The next task was a self-control task in the form of a calculation task. The participants saw the calculation problems on a computer screen and they had to compute the calculation by typing the correct answer using the keyboard. When they were finished with one problem, the next problem appeared on the screen. It was not clear for the participant how many problems there were. In addition, the participants had to put on headphones through which they could hear a voice naming random digits during this task. This was the distracter of the calculation task. The task involved self-control because the participants had to ignore the voice naming random digits. In this phase of the experiment we manipulated the focus of the participants. Before participants started the task, they were exposed to different instructions. All the groups were given the instruction to solve as many calculation problems as they could. The promotion focus group additionally got the information that they had a chance of winning 25 Euros if they answered more than 90% of the problems correctly. The prevention focus group got the information that they had no chance of winning 25 Euros if they answered more than 10% of the problems incorrectly. The control groups only got the instruction to solve as many problems as they could, but after they finished the, task they were told that there would be a lottery with the best 10% of the participants, so they had a chance to win 25 Euros. We measured how many problems the participants in each group solved in 8 minutes.

After completing the calculation task, participants rated their mood again, and were asked to complete the last task. Participants had to put down pieces of paper (that were shaped like triangles, rectangles or other symmetric forms) on a template, so that the pieces exactly fitted the template. The puzzle was unsolvable; it was not possible to get the exact form of the template with the pieces they got. The participants were asked to solve the puzzle and were told that they could quit this task whenever they wanted. We measured the time each participant persisted in trying to solve the puzzle.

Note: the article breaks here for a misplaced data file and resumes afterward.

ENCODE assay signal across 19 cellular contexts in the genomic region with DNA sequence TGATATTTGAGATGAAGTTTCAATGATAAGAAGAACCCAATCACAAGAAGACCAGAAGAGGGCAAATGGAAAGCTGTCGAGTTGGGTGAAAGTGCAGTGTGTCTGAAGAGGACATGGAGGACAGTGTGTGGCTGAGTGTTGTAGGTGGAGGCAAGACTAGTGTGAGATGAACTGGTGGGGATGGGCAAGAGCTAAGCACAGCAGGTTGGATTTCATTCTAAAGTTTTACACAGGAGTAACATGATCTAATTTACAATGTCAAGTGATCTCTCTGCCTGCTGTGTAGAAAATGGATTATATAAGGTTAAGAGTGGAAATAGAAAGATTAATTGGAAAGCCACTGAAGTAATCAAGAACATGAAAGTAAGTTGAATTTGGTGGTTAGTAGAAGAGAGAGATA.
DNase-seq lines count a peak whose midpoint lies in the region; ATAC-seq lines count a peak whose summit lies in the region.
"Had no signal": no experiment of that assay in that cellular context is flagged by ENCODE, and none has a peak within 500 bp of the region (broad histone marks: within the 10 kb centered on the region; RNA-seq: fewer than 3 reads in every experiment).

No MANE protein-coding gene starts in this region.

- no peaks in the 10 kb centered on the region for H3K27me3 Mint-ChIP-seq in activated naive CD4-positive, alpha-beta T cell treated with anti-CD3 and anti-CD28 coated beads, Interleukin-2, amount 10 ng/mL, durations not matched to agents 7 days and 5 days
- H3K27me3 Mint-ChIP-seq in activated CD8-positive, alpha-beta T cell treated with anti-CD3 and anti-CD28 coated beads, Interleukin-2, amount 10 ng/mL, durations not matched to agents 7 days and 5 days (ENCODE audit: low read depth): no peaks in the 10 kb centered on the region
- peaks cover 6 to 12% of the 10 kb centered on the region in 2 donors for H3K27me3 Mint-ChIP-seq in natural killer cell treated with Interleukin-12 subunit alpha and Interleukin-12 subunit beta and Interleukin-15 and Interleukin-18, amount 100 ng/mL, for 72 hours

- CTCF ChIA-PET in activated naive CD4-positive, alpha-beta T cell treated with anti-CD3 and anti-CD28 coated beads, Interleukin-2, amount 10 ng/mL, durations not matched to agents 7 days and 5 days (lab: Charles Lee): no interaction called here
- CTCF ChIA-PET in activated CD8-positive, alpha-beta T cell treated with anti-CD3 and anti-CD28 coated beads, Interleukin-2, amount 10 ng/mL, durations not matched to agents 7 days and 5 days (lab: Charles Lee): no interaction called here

Finally, we asked the participants to indicate their mood on a scale and gave them a last questionnaire with questions about their age, gender and what they thought our experiment was about. (See Table 1 for an overview of the experimental procedure.)

 

 

Table 1 Graphical representation of the experimental procedure

 

Conditions  1: Questionnaire: Regulatory Focus (Promotion or Prevention Focus)  2: Depletion Task (Easy or Difficult Stroop Task)  3: Mood  4: Self-Control Task: Mathematical Task (Different Instructions-Different Focus)  5: Mood  6: Self-Control Task: Unsolvable Geometric Puzzle (Energy Level)  7: Mood   8: Questionnaire (Age, Gender, What Experiment Was About) 
                 
Condition 1 (experimental group): Depletion/Promotion Focus   Questionnaire  Difficult Stroop Task  Indicate Mood on Scale  Chance of Winning 25 Euros if more than 90% of the Problems Correct  Indicate Mood on Scale   Tangram Puzzle  Indicate Mood on Scale  Questionnaire 
                 
Condition 2 (experimental group): Depletion/Prevention Focus  Questionnaire  Difficult Stroop Task  Indicate Mood on Scale  No Chance of Winning 25 Euros if more than 10% of the Problems Incorrect  Indicate Mood on Scale  Tangram Puzzle  Indicate Mood on Scale  Questionnaire